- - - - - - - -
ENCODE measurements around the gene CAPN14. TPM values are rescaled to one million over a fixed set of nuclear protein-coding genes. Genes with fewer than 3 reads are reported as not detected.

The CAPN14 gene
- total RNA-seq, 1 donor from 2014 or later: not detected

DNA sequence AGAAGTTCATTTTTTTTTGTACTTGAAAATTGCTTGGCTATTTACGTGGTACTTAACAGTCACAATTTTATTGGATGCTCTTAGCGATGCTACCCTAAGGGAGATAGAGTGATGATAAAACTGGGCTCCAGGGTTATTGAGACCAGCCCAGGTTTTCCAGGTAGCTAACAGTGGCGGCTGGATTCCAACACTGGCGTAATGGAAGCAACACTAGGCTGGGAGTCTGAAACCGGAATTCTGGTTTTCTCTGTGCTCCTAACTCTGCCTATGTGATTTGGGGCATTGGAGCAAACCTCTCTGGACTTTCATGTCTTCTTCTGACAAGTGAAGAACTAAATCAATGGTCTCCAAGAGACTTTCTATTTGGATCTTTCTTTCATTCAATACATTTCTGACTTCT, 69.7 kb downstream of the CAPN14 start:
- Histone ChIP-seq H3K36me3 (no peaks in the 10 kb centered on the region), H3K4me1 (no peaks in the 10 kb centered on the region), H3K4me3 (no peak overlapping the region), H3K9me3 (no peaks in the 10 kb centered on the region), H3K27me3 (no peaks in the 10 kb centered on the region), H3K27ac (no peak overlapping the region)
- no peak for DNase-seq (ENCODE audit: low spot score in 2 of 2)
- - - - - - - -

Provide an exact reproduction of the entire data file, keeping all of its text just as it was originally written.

ENCODE measurements around the gene CAPN14. TPM values are rescaled to one million over a fixed set of nuclear protein-coding genes. Genes with fewer than 3 reads are reported as not detected.

The CAPN14 gene
- total RNA-seq, 1 donor from 2014 or later: not detected

DNA sequence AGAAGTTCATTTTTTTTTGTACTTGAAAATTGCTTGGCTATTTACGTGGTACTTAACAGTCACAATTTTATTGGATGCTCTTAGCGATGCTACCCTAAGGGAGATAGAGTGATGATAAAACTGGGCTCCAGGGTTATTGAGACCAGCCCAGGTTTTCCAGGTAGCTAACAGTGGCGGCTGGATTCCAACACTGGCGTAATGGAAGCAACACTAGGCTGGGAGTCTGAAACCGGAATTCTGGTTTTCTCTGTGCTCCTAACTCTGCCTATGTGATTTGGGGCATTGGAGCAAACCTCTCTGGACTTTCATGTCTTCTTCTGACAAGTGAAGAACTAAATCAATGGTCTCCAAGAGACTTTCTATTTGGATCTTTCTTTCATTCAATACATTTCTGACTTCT, 69.7 kb downstream of the CAPN14 start:
- Histone ChIP-seq H3K36me3 (no peaks in the 10 kb centered on the region), H3K4me1 (no peaks in the 10 kb centered on the region), H3K4me3 (no peak overlapping the region), H3K9me3 (no peaks in the 10 kb centered on the region), H3K27me3 (no peaks in the 10 kb centered on the region), H3K27ac (no peak overlapping the region)
- no peak for DNase-seq (ENCODE audit: low spot score in 2 of 2)